We tend to boast quite a lot about the attractiveness of the Boston area for startup entrepreneurs: no need to elaborate on a long list of advantages, from its proximity to the best research institutes in the world to an unlimited reservoir of talents to (fairly easy) access to capital and all kind of service providers and flexible facilities… We are preaching to the choir!
But when you actually zoom out and think on a more global scale, Boston becomes just one (very good) hub among many other competitive innovation ecosystems, from London to Silicon Valley. The “just” in the previous sentence may sound a bit provocative in the face of the long tradition of scientific and technological excellence in Massachusetts. Provocative, yes, but not completely wrong in an era where geographical location matters less and less and entrepreneurship is booming worldwide.
Indeed, the emergence of our 21st century economy broadens the access to key resources, making every talent, skills and technologies reachable in one flight or click! Except for in very capital-intensive industries like biotechnology or life sciences that require specific resources, young and talented people can turn their bold ideas into ventures everywhere in the world. We can already see the genesis of tech-entrepreneurship clusters in cities like New York City, London and Paris, where innovation takes place amidst the excitement of (very) big city life, the hype of the fashion and design scene, and, last but not least, an abundant flow of capital. No more reasons to be jealous of Route 128!
Don’t get us wrong, Boston is, and will probably, stay an innovation hub for some time to come. However, the city should not take its historical competitiveness for granted when it comes to welcoming foreign entrepreneurs, and it should carefully enhance its most valuable competitive strengths. Let two Europeans share the vision of the magnetism of the Boston area and the reasons why the French and Swiss consulates launched and currently maintain accelerator programs for entrepreneurs in Massachusetts.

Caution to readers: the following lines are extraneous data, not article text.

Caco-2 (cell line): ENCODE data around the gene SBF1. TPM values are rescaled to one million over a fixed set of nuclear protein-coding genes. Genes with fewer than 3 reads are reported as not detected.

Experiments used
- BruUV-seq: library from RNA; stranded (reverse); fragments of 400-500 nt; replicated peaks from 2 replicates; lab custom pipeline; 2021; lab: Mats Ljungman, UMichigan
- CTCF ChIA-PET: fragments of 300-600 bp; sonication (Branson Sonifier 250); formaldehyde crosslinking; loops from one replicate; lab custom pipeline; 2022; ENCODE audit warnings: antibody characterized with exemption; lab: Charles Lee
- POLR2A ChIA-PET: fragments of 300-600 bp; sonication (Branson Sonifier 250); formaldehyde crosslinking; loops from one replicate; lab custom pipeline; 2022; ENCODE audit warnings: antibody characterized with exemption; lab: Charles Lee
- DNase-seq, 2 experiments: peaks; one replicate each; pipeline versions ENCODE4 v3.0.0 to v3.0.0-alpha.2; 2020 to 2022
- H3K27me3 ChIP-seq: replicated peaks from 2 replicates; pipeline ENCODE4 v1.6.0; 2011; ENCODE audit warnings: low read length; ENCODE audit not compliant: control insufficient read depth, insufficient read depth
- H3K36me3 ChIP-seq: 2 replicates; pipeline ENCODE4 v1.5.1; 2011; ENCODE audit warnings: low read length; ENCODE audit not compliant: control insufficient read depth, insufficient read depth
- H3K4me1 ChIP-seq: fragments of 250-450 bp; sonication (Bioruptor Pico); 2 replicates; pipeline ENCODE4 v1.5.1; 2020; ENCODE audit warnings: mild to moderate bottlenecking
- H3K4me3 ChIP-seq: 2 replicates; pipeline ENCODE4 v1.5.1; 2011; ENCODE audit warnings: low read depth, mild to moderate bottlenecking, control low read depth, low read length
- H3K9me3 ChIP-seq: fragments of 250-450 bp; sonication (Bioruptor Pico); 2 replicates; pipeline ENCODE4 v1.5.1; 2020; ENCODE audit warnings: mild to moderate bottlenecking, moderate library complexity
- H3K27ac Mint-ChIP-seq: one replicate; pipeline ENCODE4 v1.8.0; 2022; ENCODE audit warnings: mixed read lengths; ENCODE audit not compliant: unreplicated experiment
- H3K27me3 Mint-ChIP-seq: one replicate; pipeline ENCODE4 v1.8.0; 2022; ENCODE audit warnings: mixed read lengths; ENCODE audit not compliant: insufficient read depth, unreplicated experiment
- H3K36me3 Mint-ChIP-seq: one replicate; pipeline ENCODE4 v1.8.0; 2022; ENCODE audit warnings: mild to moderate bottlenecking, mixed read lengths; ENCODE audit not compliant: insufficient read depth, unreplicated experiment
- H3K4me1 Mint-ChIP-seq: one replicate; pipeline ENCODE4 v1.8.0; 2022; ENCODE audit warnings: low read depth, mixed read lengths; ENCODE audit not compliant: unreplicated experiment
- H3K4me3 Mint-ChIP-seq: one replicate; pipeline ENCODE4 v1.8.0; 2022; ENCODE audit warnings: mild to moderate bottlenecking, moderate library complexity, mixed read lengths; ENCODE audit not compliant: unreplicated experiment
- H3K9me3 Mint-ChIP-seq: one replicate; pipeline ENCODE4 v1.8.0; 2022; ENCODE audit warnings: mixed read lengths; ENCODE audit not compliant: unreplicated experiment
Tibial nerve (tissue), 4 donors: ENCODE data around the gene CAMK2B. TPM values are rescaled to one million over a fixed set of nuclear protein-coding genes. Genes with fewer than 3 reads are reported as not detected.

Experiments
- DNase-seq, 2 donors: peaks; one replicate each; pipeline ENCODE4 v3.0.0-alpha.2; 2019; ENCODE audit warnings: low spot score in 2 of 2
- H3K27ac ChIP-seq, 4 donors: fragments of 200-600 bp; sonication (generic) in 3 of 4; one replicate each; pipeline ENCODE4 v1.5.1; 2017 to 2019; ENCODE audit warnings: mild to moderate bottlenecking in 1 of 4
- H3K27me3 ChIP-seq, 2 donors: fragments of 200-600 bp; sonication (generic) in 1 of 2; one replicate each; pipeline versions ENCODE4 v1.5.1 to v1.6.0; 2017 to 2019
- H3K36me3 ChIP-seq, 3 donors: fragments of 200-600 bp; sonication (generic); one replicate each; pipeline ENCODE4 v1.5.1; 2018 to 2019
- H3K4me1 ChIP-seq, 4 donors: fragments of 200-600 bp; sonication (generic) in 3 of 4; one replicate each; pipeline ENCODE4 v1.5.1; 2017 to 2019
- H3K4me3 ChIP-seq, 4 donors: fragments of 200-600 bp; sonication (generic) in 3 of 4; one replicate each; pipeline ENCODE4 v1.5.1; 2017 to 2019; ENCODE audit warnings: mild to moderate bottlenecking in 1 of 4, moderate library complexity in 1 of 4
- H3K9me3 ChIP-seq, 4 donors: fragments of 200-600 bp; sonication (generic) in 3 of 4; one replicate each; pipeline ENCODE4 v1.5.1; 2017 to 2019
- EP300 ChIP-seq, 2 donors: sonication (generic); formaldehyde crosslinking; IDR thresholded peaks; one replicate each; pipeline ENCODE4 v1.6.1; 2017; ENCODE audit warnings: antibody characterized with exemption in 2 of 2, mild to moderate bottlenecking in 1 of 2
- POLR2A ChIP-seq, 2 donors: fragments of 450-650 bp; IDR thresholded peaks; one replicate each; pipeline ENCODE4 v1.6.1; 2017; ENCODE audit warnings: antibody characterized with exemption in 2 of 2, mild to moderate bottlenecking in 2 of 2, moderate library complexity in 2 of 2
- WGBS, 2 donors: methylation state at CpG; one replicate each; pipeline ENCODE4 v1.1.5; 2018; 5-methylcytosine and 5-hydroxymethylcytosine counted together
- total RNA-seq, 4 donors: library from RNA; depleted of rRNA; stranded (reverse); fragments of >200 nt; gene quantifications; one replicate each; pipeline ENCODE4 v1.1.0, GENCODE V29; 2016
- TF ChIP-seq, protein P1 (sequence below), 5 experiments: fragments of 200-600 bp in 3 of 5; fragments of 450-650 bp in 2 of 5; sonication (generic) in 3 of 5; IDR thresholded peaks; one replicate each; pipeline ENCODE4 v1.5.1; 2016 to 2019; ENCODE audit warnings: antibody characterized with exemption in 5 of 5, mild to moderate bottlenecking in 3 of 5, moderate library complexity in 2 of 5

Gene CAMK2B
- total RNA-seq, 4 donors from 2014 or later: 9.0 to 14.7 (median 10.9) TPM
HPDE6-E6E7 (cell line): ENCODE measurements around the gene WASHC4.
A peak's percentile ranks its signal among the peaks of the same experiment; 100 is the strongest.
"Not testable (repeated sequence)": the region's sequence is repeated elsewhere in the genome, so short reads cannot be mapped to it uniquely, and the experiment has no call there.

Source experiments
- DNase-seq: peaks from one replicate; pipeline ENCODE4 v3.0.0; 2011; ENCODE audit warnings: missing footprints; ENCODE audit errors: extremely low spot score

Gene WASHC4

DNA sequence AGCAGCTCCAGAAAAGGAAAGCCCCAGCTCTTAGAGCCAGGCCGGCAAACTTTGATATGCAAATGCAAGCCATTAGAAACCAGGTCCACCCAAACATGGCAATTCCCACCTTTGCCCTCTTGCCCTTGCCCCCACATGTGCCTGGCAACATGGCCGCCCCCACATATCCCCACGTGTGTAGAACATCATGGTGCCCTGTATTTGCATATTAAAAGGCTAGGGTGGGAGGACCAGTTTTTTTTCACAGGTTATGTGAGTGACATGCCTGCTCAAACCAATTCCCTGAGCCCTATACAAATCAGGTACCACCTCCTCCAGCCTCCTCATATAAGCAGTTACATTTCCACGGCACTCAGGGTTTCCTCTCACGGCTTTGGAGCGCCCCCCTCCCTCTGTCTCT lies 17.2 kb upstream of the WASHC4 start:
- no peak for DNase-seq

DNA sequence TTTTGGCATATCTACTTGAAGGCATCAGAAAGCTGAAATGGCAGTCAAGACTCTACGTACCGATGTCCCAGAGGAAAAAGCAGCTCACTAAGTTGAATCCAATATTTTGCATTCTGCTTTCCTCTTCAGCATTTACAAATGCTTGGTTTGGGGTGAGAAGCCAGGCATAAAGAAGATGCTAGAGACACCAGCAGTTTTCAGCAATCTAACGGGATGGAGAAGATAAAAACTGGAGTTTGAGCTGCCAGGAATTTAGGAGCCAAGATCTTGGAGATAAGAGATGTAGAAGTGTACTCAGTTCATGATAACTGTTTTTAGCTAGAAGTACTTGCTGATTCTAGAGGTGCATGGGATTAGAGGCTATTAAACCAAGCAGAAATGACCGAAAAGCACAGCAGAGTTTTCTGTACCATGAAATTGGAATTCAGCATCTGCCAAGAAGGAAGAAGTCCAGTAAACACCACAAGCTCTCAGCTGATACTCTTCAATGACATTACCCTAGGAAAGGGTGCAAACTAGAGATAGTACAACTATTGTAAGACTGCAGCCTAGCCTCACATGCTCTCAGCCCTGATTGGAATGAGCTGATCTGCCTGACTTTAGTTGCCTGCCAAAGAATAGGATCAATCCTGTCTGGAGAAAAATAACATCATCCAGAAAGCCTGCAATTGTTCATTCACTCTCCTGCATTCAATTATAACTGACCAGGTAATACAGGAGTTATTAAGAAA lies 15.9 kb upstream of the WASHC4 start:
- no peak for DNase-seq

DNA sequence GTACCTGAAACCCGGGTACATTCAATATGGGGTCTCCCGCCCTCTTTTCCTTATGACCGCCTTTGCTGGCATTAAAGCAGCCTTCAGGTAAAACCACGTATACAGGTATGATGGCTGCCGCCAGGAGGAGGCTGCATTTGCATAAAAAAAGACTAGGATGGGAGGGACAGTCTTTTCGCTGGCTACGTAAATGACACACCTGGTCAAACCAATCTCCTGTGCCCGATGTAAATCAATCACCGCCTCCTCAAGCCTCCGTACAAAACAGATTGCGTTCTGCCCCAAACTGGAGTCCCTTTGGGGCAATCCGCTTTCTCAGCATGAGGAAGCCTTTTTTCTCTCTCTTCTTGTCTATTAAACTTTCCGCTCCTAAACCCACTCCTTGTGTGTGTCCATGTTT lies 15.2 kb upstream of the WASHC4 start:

The power of the community!
From a European standpoint, the main competitive advantage of Boston is the unique mindset of its community and the nearly-infinite mentoring opportunities. Philanthropy and entrepreneurship go together here, more so than in Europe. Back on the Old Continent, mentorship is still more commonly thought in a “for profit” approach and is less dissociated from coaching and consulting, even though the growth of startup accelerators is slowly shifting mindsets.
This sense of the need to give back to the community is what the Swiss and the French Consulates have tried to leverage through their programs. Indeed, Swissnex Boston has clearly chosen to focus its flagship entrepreneur bootcamp Venture Leaders on helping promising engineers or scientists develop themselves as entrepreneurs with the support of mentors, more than on offering business development opportunities.
“Every year, we are always struck by the power of the tech community in Boston. People are not only approachable and available; they even sometimes go the extra mile and spontaneously follow up with our entrepreneurs during their stay in Boston. People are really willing to help without asking much in return. This is still pretty unique to the US and Boston in particular,” explained Jordi Montserrat, coordinator of the Venture Leaders program in Switzerland.
Out of the ten days of intensive bootcamp, only three days are dedicated to executive education in the classrooms. The rest of the time the entrepreneurs spend in Boston is devoted to interacting with the community–a clear added value of the program. “They will learn as much during a casual chat with fellow entrepreneurs at Venture Café as in a very technical seminar focused on marketing or business model generation” adds Jordi.